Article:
Emaciated Mother and Pup Rescued by American Diplomat

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How one woman saved a stray and abused dog from the streets near the Congo River, by Tracy Whittington

Six years ago, while serving as a U.S. diplomat in Kinshasa, Democratic Republic of Congo, I spotted a small, giant-eared, timid dog hiding in the tall grass next to the Congo River. When I walked by each day, there she would be, looking and acting like a miniature deer with her wide eyes and darting movements.  Even from a distance, I could see she had a patch of grey skin where there should have been fur, and she was painfully (hips-protruding, count-every-rib) skinny.  I asked the locals what they knew about her and found out the street kids threw stones at her, the other street dogs beat her up, and the grey skin was an old burn where Congolese soldiers had tried to set her on fire. It was all too obvious she was slowly losing her battle to stay alive, something far too common in the Congo.

So I began a campaign to catch her.  I started bringing dog treats and handfuls of food to leave on the ground for her to eat.  After weeks, I was able to get within a few feet of her, though she would never take anything from my hand. The day I decided to rescue her, I lured her to within a few inches of me with food. While she was eating, I gently slipped a dog leash fashioned into a lasso around her neck. Once she realized she was trapped, she struggled to escape, bucking and thrashing at the end of the leash.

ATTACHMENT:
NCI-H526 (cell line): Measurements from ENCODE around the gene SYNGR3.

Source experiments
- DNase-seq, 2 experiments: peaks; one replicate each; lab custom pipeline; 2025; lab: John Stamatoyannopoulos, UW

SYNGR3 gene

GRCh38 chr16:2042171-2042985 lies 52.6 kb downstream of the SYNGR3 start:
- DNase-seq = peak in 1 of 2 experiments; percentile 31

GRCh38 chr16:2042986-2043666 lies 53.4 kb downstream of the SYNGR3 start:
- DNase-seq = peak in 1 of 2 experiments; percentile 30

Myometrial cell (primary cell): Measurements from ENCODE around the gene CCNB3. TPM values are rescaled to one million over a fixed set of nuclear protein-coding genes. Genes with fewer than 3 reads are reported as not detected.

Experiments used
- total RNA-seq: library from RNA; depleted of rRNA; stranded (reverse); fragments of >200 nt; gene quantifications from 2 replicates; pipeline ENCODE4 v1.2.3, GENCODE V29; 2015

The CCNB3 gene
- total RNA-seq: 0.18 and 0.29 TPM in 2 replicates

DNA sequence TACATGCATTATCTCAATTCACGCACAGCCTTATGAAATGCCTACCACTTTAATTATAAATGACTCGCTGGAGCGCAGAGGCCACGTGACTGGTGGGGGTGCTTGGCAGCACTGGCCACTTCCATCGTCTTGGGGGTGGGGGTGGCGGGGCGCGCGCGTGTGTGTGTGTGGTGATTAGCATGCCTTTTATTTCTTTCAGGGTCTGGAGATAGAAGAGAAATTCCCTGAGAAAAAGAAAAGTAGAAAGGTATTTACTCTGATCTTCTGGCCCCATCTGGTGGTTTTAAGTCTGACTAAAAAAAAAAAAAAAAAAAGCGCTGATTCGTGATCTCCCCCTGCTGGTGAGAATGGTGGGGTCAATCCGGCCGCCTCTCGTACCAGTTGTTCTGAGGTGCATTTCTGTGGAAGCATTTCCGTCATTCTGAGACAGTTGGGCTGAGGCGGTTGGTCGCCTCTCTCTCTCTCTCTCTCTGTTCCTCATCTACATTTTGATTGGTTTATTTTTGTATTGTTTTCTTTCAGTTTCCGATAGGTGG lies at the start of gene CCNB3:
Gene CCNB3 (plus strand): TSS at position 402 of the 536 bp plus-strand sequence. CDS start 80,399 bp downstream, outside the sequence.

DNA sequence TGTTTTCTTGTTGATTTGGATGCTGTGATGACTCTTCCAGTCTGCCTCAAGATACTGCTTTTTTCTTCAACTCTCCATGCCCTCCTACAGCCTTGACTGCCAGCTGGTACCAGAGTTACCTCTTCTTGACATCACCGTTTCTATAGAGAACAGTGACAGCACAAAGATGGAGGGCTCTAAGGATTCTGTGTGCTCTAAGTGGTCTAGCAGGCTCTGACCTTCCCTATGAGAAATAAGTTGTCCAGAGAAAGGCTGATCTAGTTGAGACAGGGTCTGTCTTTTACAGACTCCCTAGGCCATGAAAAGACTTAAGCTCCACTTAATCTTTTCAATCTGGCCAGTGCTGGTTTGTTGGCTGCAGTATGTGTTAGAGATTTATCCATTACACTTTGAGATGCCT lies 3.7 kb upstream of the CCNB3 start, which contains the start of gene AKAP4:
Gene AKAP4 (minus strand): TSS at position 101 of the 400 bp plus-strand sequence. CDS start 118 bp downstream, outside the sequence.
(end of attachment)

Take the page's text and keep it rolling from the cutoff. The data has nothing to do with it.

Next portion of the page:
First Good Night’s Sleep

Within a minute or so, she gave up and went limp. I scooped her up, carried her to my car and drove her home, where she lived on my balcony for several days while getting vaccinated, dewormed, and treated for fleas.  Her first night, on a soft bed, with bowls of water and food by her side, she slept for 15 hours, as if she’d never had a good, safe sleep in her life.

She actually had just had a litter of puppies, one of whom was still alive and hiding in the sewer, and I rescued him too.

Labi, short for “la biche” (the French word for “deer”), housetrained herself in less than a month.  The vet who spayed her put her age at about one year.  Her puppy Bambi was adopted by a missionary family and the two dogs used to have play dates together every weekend. It’s been seven years and Bambi remains a happy house dog.

Today She’s a Loving Dog … Even With Cats

Although she remains less than friendly with small, yapping dogs, Labi is a sweet-tempered animal who completely won over my two dog-phobic nieces and who, despite an extraordinary prey drive, has lived peacefully for years with a succession of cats. Every person who meets her is shocked to learn of her brutal pre-pet life and to discover a street dog can be a gentle, loving companion.

To help other street dogs like her, my husband and I have written a children’s book about her life.   A Street Dog’s Story is available on Amazon Kindle.  Labi also has her own blog, streetdogstory.com,  where she follows news of street dogs from around the world, tells the stories of other street animals, and profiles organizations working to help pups like her. She’s a great ambassador for other street dogs, and we hope her story will bring attention to their plight worldwide.  Twenty-five percent of all proceeds from her book will go to Humane Society International’s Street Dog Defender Campaign.

Labi with Tracy in Bolivia

 

 

 

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